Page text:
“Berlin. Well, It Isn’t Paris.”
Paris may not be “exciting” like Berlin, or “electric” like New York, or “easy” like New Orleans, but Paris, is without a doubt, “romantic,” “beautiful,” “seductive” and “cultured.” Each time I visit another city anywhere else in the world, and while I can appreciate everything about it, both good and bad, the saying comes to mind, “Well, it isn’t Paris.” That’s because no city has ever been truly a formidable rival.
You understand, this is my own personal viewpoint, although there are many who share it. Three days in Berlin will be all we’ll need to have our fill, while a lifetime in Paris is never enough. A member of our conversation group is winding down to the last month of her one-year sabbatical in Paris and I overheard her say last night to the group that she’s already in a panic about how difficult it will be to leave. I understand perfectly. Paris is an addiction we Francophiles share.
Today we received the latest results for the latest property market prices in the city. For the first time since 1998, the overall average annual growth depreciate by a whopping 1% for first quarter 2009. Eight out of the 20 districts showed growth, the 2nd as much as 5.7% with the 3rd in second place with 4.2% growth. So, while the downturn is disconcerting compared to the consistent growth of about 10% annually for the last 10 years, still it’s holding respectfully well compared to virtually every other real estate market in the world.
Why is this? Because Paris is Paris. Because there is no other city on the planet quite like Paris. Paris is the world’s number one tourist destination that attracts more than 30 million visitors every year. More than half come from foreign countries…the United Kingdom, the United States, Germany, Italy, and Japan. These international visitors get the “maladie” not long after landing at Charles de Gaulle airport and many end up lovestruck like me yearning for a “pied-à-terre” of their own.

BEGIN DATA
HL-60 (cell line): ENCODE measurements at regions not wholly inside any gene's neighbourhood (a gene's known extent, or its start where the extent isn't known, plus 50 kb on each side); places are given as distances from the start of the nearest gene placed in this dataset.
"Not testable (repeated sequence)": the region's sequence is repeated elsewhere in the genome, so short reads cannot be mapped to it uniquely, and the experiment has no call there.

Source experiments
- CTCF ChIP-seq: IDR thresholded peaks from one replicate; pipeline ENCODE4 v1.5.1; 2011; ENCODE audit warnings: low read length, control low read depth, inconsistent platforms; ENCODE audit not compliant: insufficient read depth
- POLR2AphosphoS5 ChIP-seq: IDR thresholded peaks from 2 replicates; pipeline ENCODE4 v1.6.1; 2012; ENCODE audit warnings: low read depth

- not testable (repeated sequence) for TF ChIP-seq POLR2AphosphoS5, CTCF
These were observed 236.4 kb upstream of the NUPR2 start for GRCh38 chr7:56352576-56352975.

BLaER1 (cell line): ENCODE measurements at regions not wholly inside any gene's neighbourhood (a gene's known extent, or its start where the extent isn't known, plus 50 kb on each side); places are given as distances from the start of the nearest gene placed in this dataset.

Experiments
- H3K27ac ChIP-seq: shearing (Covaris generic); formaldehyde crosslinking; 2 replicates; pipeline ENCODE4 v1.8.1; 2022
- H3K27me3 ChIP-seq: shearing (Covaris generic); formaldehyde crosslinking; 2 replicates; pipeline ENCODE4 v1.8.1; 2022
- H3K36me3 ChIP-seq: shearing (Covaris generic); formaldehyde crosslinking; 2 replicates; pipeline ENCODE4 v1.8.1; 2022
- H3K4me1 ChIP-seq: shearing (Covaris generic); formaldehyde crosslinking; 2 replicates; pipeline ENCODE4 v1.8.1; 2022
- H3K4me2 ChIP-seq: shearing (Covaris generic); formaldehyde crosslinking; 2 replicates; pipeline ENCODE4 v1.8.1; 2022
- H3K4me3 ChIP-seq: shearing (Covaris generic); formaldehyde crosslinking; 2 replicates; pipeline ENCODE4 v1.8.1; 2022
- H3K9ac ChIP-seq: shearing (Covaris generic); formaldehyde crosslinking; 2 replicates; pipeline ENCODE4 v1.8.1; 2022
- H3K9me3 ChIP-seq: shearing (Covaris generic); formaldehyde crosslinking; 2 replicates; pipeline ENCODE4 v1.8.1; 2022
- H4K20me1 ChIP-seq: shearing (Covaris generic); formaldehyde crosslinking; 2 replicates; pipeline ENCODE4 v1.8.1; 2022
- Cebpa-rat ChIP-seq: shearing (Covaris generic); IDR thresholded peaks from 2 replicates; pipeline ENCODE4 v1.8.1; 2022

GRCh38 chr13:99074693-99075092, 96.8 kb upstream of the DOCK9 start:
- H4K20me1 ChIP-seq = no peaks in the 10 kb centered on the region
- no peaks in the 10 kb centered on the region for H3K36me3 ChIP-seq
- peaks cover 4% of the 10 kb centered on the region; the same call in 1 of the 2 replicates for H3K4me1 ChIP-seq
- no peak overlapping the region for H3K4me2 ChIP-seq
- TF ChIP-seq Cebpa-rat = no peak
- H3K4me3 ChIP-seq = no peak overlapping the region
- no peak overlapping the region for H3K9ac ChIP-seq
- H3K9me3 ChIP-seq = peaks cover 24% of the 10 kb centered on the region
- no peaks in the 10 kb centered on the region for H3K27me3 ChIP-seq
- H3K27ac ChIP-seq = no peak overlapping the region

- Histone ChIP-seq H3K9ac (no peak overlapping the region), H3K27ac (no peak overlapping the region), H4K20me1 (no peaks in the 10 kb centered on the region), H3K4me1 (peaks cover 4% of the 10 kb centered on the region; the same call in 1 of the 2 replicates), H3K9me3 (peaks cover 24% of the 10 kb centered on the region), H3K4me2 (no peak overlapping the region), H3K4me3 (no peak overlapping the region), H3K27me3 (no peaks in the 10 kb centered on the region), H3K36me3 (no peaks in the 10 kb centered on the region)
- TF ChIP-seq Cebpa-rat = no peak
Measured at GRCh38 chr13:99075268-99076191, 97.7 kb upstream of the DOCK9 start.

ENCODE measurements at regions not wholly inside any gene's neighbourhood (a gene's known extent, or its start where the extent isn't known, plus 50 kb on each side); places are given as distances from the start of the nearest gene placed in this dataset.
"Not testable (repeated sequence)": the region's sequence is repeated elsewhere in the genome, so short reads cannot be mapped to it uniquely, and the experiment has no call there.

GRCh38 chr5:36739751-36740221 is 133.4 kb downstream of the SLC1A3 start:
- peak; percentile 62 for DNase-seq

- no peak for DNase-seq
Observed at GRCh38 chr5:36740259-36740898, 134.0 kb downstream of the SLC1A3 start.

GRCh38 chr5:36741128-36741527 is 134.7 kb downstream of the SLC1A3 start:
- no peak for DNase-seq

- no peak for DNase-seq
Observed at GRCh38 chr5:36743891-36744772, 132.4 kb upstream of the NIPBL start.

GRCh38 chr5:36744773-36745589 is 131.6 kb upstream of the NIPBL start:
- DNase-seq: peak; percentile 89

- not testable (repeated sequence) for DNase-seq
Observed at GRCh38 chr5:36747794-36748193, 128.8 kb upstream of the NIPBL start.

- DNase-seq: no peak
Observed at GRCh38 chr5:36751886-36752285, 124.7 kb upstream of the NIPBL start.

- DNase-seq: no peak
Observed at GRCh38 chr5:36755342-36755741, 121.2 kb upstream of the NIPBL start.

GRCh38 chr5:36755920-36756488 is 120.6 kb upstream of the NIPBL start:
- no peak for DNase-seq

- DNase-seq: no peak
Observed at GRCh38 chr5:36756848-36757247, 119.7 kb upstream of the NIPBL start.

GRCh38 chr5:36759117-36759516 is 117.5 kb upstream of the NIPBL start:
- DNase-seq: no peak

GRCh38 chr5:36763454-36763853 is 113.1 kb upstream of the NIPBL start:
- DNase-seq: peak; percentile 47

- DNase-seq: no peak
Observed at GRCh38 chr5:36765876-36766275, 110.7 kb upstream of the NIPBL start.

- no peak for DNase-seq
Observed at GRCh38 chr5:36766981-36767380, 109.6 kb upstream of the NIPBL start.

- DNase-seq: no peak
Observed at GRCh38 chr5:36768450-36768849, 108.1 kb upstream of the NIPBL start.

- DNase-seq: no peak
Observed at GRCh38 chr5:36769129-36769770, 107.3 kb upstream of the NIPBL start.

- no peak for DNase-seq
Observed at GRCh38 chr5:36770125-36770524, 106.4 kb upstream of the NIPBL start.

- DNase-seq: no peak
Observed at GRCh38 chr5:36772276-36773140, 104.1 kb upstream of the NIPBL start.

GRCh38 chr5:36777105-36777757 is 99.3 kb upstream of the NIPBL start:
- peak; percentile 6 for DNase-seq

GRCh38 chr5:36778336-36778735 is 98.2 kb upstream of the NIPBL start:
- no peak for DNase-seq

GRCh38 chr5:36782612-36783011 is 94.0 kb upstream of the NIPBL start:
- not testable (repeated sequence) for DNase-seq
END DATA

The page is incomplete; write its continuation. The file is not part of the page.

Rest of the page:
There is also a ‘finite’ Paris. Paris isn’t going up or out. What’s here has endured centuries of living and continue to gentrify. A “Haussmannian” building built between 1852 and 1872 during the years of Baron Haussmann are considered “new!” The oldest districts of Paris are those that are still growing in value…such as the 3rd and 4th, both part of “Le Marais.”
Berlin is Europe’s newest city. It’s a city of social and architectural experimentation starting with Prussia’s famous master builders to the architects who worked after the Berlin Wall came down. Their names read like a “who’s who” of contemporary architecture and I can’t wait to visit some of the city’s most ‘exciting’ buildings.
But France has renowned architect Jean Nouvel of which to boast…and isn’t it both apropos and ironic that his name means “John New?”
||A la prochaine…
|P.S. For a full report about Paris real estate prices, subscribe to French Property Insider — this Thursday’s issue will publish a complete report about the current property market. With your subscription, you’ll have access to years of issues and valuable information. Visit /frenchproperty/insider for more information and to subscribe.
P.P.S. Mark your calendar for next Tuesday when we meet for coffee or whatever at La Pierre du Marais during our monthly gathering called “Après Midi.” It’s a perfect opportunity to meet with other readers like yourself and share your stories and questions as well as make lots of new friends. We’ll be there from 3 to 5 p.m…visit /parlerparis/apresmidi.html for more information.
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